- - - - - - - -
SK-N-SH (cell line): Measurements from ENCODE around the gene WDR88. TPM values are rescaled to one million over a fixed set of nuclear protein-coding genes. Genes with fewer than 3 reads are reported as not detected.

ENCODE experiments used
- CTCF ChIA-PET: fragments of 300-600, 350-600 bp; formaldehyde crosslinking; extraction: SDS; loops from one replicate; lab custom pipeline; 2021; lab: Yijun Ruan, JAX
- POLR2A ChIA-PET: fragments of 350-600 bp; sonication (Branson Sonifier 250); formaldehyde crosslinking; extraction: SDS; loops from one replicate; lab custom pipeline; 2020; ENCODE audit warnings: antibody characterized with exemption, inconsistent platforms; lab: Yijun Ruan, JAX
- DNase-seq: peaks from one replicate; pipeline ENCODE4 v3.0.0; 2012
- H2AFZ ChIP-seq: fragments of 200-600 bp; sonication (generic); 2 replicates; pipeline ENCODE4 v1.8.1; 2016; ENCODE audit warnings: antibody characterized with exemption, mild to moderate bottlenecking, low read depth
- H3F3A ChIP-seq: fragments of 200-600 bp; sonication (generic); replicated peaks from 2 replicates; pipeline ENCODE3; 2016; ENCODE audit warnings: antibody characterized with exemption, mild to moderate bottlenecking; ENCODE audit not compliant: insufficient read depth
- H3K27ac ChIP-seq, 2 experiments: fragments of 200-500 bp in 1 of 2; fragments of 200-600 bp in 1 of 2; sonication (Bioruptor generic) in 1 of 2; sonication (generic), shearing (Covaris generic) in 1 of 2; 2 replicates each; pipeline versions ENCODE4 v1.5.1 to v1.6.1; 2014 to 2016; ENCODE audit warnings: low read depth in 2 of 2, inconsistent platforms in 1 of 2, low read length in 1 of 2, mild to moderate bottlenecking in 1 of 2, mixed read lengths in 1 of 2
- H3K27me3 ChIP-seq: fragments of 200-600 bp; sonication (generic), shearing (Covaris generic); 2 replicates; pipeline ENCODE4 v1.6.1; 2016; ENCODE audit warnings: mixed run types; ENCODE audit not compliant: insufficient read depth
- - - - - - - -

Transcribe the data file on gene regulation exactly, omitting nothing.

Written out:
SK-N-SH (cell line): Measurements from ENCODE around the gene WDR88. TPM values are rescaled to one million over a fixed set of nuclear protein-coding genes. Genes with fewer than 3 reads are reported as not detected.

ENCODE experiments used
- CTCF ChIA-PET: fragments of 300-600, 350-600 bp; formaldehyde crosslinking; extraction: SDS; loops from one replicate; lab custom pipeline; 2021; lab: Yijun Ruan, JAX
- POLR2A ChIA-PET: fragments of 350-600 bp; sonication (Branson Sonifier 250); formaldehyde crosslinking; extraction: SDS; loops from one replicate; lab custom pipeline; 2020; ENCODE audit warnings: antibody characterized with exemption, inconsistent platforms; lab: Yijun Ruan, JAX
- DNase-seq: peaks from one replicate; pipeline ENCODE4 v3.0.0; 2012
- H2AFZ ChIP-seq: fragments of 200-600 bp; sonication (generic); 2 replicates; pipeline ENCODE4 v1.8.1; 2016; ENCODE audit warnings: antibody characterized with exemption, mild to moderate bottlenecking, low read depth
- H3F3A ChIP-seq: fragments of 200-600 bp; sonication (generic); replicated peaks from 2 replicates; pipeline ENCODE3; 2016; ENCODE audit warnings: antibody characterized with exemption, mild to moderate bottlenecking; ENCODE audit not compliant: insufficient read depth
- H3K27ac ChIP-seq, 2 experiments: fragments of 200-500 bp in 1 of 2; fragments of 200-600 bp in 1 of 2; sonication (Bioruptor generic) in 1 of 2; sonication (generic), shearing (Covaris generic) in 1 of 2; 2 replicates each; pipeline versions ENCODE4 v1.5.1 to v1.6.1; 2014 to 2016; ENCODE audit warnings: low read depth in 2 of 2, inconsistent platforms in 1 of 2, low read length in 1 of 2, mild to moderate bottlenecking in 1 of 2, mixed read lengths in 1 of 2
- H3K27me3 ChIP-seq: fragments of 200-600 bp; sonication (generic), shearing (Covaris generic); 2 replicates; pipeline ENCODE4 v1.6.1; 2016; ENCODE audit warnings: mixed run types; ENCODE audit not compliant: insufficient read depth